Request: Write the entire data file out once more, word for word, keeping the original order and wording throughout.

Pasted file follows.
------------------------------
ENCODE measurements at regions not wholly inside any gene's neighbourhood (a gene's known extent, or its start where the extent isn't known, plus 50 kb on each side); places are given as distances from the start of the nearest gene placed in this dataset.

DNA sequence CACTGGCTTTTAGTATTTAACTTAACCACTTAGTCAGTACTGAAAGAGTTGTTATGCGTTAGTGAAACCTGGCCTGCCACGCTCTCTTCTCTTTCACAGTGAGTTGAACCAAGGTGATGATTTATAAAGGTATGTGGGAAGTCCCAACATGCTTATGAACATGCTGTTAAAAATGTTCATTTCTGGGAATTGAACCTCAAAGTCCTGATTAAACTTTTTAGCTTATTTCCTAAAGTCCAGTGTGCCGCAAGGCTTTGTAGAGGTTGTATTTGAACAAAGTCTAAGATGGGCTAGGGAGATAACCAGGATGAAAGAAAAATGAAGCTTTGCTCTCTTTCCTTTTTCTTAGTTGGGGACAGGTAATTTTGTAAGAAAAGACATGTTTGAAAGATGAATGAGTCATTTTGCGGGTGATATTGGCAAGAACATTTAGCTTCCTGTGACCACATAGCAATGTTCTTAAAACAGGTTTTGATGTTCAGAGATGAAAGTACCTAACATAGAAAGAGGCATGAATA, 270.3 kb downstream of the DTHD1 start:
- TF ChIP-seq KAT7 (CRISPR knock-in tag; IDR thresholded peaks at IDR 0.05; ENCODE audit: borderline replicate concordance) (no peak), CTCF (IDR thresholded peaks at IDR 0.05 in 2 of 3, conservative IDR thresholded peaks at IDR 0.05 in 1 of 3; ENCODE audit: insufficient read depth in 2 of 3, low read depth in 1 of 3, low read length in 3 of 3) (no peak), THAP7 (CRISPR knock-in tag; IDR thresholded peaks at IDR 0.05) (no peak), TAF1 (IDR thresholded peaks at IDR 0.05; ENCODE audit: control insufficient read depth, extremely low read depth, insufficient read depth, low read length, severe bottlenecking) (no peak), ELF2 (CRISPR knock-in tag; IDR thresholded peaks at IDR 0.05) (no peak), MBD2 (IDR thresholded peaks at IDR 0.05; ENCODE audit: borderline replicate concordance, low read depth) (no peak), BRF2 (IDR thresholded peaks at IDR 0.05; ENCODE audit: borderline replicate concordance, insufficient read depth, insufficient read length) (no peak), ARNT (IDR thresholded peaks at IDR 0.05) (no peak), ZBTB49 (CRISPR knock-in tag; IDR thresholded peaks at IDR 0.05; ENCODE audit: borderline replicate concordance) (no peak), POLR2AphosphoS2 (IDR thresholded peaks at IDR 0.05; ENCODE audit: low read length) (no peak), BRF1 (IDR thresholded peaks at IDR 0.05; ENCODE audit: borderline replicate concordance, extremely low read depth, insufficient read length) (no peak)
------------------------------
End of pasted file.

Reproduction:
ENCODE measurements at regions not wholly inside any gene's neighbourhood (a gene's known extent, or its start where the extent isn't known, plus 50 kb on each side); places are given as distances from the start of the nearest gene placed in this dataset.

DNA sequence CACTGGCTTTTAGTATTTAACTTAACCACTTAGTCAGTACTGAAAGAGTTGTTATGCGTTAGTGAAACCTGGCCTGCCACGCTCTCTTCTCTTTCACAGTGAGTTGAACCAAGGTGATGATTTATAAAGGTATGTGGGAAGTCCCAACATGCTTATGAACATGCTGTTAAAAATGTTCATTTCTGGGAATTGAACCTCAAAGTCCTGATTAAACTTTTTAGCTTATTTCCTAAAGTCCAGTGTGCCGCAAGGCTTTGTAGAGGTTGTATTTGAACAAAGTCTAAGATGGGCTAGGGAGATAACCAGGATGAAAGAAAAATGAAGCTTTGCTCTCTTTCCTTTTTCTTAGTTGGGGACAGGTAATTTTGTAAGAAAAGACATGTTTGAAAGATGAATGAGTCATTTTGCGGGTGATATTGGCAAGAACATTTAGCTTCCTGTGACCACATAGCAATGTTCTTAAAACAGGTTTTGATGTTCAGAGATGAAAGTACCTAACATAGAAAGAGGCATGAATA, 270.3 kb downstream of the DTHD1 start:
- TF ChIP-seq KAT7 (CRISPR knock-in tag; IDR thresholded peaks at IDR 0.05; ENCODE audit: borderline replicate concordance) (no peak), CTCF (IDR thresholded peaks at IDR 0.05 in 2 of 3, conservative IDR thresholded peaks at IDR 0.05 in 1 of 3; ENCODE audit: insufficient read depth in 2 of 3, low read depth in 1 of 3, low read length in 3 of 3) (no peak), THAP7 (CRISPR knock-in tag; IDR thresholded peaks at IDR 0.05) (no peak), TAF1 (IDR thresholded peaks at IDR 0.05; ENCODE audit: control insufficient read depth, extremely low read depth, insufficient read depth, low read length, severe bottlenecking) (no peak), ELF2 (CRISPR knock-in tag; IDR thresholded peaks at IDR 0.05) (no peak), MBD2 (IDR thresholded peaks at IDR 0.05; ENCODE audit: borderline replicate concordance, low read depth) (no peak), BRF2 (IDR thresholded peaks at IDR 0.05; ENCODE audit: borderline replicate concordance, insufficient read depth, insufficient read length) (no peak), ARNT (IDR thresholded peaks at IDR 0.05) (no peak), ZBTB49 (CRISPR knock-in tag; IDR thresholded peaks at IDR 0.05; ENCODE audit: borderline replicate concordance) (no peak), POLR2AphosphoS2 (IDR thresholded peaks at IDR 0.05; ENCODE audit: low read length) (no peak), BRF1 (IDR thresholded peaks at IDR 0.05; ENCODE audit: borderline replicate concordance, extremely low read depth, insufficient read length) (no peak)